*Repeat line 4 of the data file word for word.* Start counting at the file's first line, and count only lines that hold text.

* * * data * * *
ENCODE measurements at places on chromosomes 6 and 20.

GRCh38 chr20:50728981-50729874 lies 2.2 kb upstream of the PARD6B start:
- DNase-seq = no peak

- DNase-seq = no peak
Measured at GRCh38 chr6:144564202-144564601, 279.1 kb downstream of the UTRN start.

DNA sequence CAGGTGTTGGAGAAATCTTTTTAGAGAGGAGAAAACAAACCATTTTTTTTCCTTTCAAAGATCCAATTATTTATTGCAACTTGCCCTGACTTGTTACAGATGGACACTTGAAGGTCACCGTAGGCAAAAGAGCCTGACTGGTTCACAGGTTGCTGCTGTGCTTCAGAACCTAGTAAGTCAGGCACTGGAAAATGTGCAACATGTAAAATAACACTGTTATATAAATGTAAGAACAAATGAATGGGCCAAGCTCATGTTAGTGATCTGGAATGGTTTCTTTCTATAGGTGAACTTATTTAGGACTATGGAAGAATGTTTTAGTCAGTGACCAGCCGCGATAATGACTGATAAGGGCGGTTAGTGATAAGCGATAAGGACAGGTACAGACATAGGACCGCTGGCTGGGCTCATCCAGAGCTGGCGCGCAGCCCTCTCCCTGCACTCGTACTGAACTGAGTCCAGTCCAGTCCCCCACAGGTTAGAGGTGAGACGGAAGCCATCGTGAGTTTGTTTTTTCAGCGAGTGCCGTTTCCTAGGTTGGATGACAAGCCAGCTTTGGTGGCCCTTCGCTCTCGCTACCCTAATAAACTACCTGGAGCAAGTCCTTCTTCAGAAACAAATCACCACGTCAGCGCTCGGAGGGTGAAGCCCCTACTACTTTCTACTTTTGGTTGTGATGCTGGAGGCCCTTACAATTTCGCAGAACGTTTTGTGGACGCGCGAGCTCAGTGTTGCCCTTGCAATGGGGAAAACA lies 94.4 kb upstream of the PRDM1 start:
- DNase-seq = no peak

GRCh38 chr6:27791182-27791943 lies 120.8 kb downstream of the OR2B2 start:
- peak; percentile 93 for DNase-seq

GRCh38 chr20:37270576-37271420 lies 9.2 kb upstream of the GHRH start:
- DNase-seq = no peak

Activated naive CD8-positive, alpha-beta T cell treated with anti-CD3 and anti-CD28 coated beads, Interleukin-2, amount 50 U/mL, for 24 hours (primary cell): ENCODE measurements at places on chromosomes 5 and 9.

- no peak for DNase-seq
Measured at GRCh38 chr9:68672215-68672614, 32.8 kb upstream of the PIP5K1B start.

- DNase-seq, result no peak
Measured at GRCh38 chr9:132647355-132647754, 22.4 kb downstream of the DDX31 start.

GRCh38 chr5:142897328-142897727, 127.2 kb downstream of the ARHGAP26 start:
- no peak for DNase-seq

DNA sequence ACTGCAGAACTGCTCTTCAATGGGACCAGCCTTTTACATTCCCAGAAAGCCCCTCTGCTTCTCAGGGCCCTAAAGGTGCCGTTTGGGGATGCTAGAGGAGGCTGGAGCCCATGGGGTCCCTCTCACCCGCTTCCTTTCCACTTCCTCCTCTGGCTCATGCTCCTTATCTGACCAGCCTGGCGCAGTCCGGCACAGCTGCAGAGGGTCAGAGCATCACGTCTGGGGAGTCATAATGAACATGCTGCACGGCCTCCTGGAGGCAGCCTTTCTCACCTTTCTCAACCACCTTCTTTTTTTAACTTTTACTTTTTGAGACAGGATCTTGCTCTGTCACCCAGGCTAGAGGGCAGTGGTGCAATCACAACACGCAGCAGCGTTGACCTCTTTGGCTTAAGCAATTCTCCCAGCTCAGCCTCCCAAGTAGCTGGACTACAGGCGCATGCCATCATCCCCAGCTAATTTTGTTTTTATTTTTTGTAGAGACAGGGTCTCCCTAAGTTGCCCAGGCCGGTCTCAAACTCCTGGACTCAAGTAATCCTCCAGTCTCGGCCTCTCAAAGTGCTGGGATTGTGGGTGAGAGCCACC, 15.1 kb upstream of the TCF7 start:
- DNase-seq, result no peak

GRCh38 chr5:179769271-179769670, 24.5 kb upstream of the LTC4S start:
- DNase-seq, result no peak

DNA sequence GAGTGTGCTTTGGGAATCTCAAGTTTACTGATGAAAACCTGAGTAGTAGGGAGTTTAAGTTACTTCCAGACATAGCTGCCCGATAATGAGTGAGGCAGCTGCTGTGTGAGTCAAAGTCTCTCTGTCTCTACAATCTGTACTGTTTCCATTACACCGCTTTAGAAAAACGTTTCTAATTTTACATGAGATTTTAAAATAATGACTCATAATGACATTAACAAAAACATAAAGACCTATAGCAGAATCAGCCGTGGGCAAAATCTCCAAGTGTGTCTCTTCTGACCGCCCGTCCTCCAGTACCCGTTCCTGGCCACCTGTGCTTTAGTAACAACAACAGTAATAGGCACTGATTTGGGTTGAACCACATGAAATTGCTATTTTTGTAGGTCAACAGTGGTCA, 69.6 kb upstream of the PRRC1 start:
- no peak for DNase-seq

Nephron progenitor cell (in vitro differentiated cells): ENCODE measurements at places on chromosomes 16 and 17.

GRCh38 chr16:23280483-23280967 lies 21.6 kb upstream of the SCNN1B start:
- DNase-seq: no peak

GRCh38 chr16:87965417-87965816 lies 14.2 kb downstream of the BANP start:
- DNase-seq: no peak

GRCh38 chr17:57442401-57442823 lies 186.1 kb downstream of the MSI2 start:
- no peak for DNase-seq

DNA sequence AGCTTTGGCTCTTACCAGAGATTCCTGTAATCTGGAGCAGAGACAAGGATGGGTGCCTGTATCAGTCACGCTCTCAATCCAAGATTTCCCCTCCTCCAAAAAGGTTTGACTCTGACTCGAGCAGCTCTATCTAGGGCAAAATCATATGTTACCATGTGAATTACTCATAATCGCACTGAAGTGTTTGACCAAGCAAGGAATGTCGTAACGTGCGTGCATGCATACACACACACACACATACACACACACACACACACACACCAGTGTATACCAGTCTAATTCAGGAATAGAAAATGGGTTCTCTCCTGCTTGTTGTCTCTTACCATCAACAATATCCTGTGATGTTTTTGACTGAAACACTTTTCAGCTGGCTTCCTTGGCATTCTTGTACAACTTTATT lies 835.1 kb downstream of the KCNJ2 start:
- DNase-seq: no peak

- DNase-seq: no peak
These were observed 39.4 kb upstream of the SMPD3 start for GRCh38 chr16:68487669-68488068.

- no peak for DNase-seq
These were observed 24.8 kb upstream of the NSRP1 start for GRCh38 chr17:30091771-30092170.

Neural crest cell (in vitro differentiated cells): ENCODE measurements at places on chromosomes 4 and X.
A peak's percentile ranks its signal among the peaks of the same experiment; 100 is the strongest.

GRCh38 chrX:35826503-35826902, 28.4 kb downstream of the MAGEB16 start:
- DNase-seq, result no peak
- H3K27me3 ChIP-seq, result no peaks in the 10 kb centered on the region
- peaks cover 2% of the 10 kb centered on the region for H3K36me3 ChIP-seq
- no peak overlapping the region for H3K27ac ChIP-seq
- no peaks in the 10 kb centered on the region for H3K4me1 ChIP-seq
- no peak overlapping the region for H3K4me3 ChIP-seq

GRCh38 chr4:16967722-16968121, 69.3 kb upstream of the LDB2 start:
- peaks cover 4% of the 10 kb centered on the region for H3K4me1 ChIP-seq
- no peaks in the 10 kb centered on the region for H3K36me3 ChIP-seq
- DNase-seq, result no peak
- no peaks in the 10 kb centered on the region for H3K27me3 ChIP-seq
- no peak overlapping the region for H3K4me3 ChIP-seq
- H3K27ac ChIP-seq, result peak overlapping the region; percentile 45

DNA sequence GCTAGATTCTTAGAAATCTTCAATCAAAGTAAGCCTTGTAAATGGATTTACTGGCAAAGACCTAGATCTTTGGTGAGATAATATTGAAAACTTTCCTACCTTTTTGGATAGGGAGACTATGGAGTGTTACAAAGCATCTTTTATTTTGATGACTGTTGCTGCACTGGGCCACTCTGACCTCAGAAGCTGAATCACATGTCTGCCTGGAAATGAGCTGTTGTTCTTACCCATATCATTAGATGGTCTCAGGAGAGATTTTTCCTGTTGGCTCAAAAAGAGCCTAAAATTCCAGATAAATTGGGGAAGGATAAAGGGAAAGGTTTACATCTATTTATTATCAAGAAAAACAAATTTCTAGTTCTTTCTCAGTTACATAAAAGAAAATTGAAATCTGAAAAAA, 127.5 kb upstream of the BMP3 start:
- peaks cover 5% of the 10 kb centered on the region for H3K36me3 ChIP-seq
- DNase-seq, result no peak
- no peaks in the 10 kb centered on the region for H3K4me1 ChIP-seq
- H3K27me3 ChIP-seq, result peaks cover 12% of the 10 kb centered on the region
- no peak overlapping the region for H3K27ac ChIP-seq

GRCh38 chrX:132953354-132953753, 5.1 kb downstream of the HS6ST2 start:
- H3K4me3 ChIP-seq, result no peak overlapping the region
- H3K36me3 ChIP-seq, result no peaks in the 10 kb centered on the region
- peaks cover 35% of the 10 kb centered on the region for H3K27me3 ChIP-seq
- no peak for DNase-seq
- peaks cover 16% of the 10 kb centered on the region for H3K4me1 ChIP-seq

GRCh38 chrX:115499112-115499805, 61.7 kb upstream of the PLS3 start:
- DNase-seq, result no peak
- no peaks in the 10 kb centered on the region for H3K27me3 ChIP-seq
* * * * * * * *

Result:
- DNase-seq = no peak